A pregnant woman said she fainted on public transport after being forced to beg other passengers for a seat.
The anonymous mom-to-be from London spoke out and revealed that she’s been forced to ride a bus twice a day despite being 34 weeks pregnant. To make matters worse, no one on the bus offered her a seat during her recent journey despite her noticeable baby bump.
The pregnant lady went on to claim that seats reserved for the elderly, pregnant women, and people with disabilities were taken by passengers who didn’t need them.
“Traveling at least twice a day with changes in London and I’m noticing that it’s less and less common to offer a pregnant woman a seat I feel like it wasn’t like this during my last pregnancy but this time it almost seems to rare for someone to offer!” the distraught mother-to-be wrote in her open letter.
“I’m 34 weeks pregnant and due to a mixture of sickness and low blood pressure, I get really faint in stuffy, busy spaces ie standing on a busy tube. I’m sure that isn’t really unique and many pregnant women feel similarly. Occasionally someone else also standing will go up to people sitting and ask can one of them let me sit down.”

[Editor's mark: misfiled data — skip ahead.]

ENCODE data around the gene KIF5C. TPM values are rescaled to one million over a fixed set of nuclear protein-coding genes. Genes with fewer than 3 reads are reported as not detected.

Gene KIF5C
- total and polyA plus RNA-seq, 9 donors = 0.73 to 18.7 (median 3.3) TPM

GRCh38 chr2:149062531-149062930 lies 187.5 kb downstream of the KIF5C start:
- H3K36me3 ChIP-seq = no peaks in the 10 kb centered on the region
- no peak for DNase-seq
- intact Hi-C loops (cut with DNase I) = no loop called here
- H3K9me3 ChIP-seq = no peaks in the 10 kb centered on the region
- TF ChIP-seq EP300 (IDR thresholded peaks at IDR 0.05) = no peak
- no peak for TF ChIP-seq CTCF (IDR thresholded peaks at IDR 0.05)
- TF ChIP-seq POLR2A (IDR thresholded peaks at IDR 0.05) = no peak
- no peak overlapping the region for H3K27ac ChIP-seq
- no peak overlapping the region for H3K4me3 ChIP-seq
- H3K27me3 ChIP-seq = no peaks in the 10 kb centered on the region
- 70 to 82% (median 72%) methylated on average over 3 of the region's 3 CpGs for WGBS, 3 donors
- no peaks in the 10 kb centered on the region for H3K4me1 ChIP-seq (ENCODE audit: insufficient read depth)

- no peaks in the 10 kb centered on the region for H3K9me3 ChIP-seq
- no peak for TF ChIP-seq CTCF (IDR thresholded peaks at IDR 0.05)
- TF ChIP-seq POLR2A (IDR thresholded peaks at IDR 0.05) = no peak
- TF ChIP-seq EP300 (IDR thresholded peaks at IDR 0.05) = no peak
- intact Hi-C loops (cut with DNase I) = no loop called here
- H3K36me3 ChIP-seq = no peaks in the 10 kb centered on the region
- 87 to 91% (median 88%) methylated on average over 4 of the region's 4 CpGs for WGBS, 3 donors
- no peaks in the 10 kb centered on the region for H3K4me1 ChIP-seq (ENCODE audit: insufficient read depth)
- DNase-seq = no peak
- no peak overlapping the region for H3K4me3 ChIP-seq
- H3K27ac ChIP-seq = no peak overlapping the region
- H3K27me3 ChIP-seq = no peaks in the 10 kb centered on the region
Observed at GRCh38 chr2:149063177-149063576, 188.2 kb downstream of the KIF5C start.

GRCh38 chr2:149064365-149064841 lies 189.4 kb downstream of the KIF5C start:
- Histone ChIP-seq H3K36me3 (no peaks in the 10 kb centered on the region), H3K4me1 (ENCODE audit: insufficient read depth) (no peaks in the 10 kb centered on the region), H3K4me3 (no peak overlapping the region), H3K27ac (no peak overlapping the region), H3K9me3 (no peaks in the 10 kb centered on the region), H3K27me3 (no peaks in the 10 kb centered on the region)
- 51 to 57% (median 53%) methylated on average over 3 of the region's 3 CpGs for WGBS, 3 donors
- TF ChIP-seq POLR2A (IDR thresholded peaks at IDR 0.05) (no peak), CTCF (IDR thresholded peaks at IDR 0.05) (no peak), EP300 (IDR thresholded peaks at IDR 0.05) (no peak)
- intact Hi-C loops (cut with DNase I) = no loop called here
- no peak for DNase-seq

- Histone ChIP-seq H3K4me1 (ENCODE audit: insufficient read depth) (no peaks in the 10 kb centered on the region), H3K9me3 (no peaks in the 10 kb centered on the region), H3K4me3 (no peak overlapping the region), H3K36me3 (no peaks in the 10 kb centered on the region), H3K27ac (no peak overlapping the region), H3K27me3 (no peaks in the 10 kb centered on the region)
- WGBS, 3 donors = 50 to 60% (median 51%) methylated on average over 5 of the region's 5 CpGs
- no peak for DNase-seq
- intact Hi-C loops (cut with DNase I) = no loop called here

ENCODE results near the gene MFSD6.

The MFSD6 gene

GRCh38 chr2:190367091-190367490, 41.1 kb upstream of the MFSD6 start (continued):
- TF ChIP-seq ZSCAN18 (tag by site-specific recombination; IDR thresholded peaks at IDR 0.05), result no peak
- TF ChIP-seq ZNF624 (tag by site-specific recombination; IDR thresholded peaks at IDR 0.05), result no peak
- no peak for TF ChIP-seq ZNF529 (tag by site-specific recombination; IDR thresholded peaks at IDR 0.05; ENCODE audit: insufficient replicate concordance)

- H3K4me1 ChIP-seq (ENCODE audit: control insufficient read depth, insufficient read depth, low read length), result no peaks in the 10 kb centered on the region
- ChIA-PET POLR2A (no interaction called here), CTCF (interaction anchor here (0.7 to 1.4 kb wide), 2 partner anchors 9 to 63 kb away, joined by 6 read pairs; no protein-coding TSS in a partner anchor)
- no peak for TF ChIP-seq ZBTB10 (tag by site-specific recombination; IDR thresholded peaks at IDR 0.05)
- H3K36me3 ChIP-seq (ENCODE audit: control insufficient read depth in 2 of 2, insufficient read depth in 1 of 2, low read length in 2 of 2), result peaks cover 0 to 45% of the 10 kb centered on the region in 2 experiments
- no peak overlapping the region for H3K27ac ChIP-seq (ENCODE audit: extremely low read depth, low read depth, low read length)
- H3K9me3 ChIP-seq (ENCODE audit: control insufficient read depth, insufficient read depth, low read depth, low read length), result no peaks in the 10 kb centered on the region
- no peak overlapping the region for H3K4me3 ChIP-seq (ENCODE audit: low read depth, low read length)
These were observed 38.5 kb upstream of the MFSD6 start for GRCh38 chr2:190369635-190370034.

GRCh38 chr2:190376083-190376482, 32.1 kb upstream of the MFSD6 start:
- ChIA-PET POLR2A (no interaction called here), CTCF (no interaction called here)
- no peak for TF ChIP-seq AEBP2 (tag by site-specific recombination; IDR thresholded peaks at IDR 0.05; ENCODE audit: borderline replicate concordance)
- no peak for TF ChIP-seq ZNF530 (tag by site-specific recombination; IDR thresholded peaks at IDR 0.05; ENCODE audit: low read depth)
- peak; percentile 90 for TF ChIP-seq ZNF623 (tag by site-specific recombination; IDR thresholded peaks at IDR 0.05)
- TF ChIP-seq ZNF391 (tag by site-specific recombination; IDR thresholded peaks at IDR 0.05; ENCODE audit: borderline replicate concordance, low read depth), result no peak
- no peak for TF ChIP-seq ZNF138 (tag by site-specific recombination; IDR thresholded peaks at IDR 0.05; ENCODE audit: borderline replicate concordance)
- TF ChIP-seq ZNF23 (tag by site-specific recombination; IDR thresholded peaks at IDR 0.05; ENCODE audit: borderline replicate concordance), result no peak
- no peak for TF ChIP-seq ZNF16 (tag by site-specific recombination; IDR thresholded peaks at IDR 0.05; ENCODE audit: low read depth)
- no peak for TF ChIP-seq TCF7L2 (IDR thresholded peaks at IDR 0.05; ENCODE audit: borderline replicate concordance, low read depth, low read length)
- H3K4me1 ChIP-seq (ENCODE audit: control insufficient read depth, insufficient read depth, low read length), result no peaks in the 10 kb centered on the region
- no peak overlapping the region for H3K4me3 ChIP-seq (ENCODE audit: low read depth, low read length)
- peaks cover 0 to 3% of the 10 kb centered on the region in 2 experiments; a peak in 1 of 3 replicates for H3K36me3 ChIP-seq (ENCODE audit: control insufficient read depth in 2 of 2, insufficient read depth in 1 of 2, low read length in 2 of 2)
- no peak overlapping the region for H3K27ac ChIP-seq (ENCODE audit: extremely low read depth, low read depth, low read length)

She continued: “One time I felt truly horrific and could feel my head spinning. I asked the people who were in or near the priority seats but they all pretended not to hear me ask about 3 times and then I fainted so that really put me off asking in future.
“I kind of feel like the people who look up multiple times and see you standing in front of them then look back down and ignore you are exactly the sort of people to ignore or say no when you explicitly asked which was sort of proven when I’ve asked.”
The woman went on to suggest that people are getting ruder by the day before asking the internet if she was being unreasonable for thinking that other commuters should offer their seats to pregnant women.
“If you need a seat, ask for one. People are in their own worlds, they won’t offer!” someone said in response.
“I don’t disagree with you but I have been guilty in the past of zoning out and probably looking through people and not registering much. I would definitely move if asked though, and can’t believe people don’t. I think it’s incredibly rude of an able-bodied person to do that,” another suggested.
A third wrote: “You are being unreasonable. It’s a minefield a lot of people would be offended by being offered.”
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